While previous research has established the existence of an orgasm gap between men and women, research exploring this phenomenon within dyadic samples of mixed-sex couples has been limited. The current study aims to investigate the impact of this orgasm disparity on novel sexual outcomes for couples, including desire and expectation for orgasm. We conducted secondary data analyses on a sample of 104 sexually active mixed-sex couples using an online Qualtrics panel (Mage = 43.9 years; 94.2% heterosexual; 79.3% White). Cisgender men and women within the couple reported on their sexual satisfaction, orgasm frequency, desired orgasm frequency, expectation for how often people should orgasm (“orgasm expectation”), and perceptions of their partner’s orgasm frequency. An orgasm gap emerged, and men significantly underreported the size of the orgasm gap in their relationships. In a dyadic path model, men’s and women’s own orgasm frequency positively predicted their desire and expectation for orgasm. Additionally, women’s orgasm frequency predicted men’s orgasm expectation. This relationship between orgasm frequencies and expectancies may partially explain women’s lower orgasm importance compared to men. A cycle of orgasm inequality within relationships may be perpetuated when women who experience less frequent orgasms lower their desire and expectation for orgasm. Sex educators, activists, and therapists should work to improve entitlement to sexual pleasure and orgasm, particularly for women who wish to increase their orgasm frequency.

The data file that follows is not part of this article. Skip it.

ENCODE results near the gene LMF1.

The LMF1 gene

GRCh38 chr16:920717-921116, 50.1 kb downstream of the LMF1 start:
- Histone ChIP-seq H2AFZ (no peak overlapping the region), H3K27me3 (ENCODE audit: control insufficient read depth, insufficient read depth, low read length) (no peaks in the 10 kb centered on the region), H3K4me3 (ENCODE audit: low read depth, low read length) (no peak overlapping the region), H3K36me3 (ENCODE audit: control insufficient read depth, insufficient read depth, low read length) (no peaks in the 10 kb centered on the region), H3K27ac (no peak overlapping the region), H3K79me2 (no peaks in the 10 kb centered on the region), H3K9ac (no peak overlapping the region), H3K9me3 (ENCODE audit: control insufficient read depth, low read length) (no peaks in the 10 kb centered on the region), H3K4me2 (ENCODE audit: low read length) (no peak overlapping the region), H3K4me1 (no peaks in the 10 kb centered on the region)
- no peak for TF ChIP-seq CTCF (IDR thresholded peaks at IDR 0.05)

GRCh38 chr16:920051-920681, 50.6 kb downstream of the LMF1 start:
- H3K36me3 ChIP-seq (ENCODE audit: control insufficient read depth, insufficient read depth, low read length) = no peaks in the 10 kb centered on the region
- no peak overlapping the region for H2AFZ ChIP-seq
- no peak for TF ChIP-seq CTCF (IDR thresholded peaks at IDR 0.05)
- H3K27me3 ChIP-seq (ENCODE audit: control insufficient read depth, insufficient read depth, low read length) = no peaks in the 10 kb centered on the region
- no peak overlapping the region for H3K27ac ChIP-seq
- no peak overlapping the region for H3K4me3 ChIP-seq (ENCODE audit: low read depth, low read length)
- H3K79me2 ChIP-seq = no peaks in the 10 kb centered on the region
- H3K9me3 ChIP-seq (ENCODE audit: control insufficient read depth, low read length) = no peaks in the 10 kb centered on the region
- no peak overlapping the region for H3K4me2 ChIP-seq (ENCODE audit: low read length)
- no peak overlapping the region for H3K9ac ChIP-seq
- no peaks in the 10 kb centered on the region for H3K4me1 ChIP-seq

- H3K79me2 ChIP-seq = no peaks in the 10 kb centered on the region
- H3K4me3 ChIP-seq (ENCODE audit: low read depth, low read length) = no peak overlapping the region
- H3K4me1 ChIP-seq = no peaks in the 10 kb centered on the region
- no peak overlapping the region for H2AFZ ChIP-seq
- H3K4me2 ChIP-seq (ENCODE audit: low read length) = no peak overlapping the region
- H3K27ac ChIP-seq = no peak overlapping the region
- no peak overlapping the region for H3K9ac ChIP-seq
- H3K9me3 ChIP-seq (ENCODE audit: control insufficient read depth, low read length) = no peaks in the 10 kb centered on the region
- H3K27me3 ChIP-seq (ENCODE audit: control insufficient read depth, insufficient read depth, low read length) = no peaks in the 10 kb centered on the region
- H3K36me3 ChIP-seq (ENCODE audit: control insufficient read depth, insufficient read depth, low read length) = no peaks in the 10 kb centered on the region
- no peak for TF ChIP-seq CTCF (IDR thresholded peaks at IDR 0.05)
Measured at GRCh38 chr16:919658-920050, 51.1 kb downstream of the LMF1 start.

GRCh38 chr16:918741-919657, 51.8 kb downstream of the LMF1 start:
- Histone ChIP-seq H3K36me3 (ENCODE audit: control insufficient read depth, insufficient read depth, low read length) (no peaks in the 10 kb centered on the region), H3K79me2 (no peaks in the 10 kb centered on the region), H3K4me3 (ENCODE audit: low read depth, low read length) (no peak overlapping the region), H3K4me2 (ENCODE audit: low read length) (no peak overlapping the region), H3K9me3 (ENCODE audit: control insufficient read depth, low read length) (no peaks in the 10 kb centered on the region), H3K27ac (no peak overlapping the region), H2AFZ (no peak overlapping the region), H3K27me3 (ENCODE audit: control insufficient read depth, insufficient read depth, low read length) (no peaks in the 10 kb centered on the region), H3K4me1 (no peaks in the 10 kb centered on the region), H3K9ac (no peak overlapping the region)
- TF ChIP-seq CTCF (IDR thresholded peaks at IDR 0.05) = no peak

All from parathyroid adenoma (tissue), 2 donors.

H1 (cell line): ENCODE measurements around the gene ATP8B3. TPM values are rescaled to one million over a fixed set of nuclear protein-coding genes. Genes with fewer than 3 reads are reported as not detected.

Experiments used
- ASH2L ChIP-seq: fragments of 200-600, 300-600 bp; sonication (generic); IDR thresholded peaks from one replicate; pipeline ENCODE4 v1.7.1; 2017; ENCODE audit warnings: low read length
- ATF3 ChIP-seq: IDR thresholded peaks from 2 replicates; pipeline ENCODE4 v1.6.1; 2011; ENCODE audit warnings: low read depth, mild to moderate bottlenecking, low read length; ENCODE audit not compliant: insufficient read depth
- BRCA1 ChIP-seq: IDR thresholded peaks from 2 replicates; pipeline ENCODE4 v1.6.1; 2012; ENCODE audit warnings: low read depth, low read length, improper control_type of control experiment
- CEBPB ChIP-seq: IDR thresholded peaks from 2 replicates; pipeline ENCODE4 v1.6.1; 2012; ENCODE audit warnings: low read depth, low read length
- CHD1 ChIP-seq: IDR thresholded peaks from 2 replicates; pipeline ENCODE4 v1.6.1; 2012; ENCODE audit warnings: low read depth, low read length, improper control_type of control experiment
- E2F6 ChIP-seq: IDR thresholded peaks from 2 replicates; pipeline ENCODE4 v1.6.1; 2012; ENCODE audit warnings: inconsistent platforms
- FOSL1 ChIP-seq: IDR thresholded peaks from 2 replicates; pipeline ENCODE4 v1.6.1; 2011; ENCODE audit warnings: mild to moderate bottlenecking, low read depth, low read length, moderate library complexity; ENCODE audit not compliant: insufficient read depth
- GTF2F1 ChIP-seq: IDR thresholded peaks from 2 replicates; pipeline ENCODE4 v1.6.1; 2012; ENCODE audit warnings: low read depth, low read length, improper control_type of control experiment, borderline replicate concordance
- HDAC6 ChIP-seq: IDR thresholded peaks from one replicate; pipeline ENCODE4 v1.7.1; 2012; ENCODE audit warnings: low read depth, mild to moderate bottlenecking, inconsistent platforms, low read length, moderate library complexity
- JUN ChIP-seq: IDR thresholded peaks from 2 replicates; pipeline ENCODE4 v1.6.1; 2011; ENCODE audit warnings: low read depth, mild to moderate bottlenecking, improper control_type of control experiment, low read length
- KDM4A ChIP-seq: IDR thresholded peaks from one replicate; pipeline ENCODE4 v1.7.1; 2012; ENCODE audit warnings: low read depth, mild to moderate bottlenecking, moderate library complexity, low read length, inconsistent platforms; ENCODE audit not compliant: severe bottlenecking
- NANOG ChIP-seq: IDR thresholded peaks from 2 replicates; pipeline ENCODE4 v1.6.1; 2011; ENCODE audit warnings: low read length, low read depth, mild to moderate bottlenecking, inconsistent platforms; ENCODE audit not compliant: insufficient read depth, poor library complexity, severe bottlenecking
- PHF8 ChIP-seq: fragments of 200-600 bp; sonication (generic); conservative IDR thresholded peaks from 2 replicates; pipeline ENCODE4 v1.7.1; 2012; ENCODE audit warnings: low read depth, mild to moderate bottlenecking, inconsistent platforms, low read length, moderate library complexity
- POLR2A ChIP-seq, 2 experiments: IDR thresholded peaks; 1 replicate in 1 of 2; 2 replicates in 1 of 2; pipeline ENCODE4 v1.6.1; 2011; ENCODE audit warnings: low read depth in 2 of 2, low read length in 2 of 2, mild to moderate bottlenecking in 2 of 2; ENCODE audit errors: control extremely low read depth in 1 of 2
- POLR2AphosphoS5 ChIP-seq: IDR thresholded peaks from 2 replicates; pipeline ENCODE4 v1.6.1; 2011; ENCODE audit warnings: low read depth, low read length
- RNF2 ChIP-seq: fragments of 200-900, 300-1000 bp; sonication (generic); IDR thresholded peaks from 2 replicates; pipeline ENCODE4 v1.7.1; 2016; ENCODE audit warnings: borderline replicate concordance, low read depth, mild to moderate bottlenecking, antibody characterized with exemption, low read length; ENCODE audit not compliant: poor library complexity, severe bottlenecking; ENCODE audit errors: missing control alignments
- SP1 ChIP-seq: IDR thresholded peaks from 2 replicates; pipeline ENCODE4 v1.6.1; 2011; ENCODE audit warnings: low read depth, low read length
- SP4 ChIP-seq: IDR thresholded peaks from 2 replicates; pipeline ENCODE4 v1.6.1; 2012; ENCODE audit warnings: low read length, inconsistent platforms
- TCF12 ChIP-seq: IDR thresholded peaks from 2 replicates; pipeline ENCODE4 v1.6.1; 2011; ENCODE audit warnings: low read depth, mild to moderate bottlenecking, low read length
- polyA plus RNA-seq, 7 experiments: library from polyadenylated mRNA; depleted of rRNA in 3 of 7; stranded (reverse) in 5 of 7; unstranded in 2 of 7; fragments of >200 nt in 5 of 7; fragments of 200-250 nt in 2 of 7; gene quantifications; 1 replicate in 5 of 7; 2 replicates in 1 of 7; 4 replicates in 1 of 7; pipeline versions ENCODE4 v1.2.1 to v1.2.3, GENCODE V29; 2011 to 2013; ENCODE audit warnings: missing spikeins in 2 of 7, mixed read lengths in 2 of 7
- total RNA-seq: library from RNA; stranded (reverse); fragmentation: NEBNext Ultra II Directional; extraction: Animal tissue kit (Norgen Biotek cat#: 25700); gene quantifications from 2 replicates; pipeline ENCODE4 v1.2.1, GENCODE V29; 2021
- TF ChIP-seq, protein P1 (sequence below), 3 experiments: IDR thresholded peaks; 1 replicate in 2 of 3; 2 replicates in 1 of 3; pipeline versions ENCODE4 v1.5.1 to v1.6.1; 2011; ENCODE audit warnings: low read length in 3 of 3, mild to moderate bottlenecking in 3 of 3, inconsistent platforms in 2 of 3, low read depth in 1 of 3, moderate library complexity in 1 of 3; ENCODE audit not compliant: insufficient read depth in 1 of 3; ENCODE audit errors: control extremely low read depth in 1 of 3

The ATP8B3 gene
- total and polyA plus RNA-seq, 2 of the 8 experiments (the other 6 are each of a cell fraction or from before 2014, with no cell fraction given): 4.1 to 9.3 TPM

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Data and materials for this study can be found at https://osf.io/btcn2 and https://osf.io/mtkqa.
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Wetzel, G.M., Cultice, R.A. & Sanchez, D.T. Orgasm Frequency Predicts Desire and Expectation for Orgasm: Assessing the Orgasm Gap within Mixed-Sex Couples. Sex Roles 86, 456–470 (2022). https://doi.org/10.1007/s11199-022-01280-7
- Orgasm gap
- Female orgasm
- Sexual satisfaction
- Sexual pleasure
- Sexual desire
- Close relationships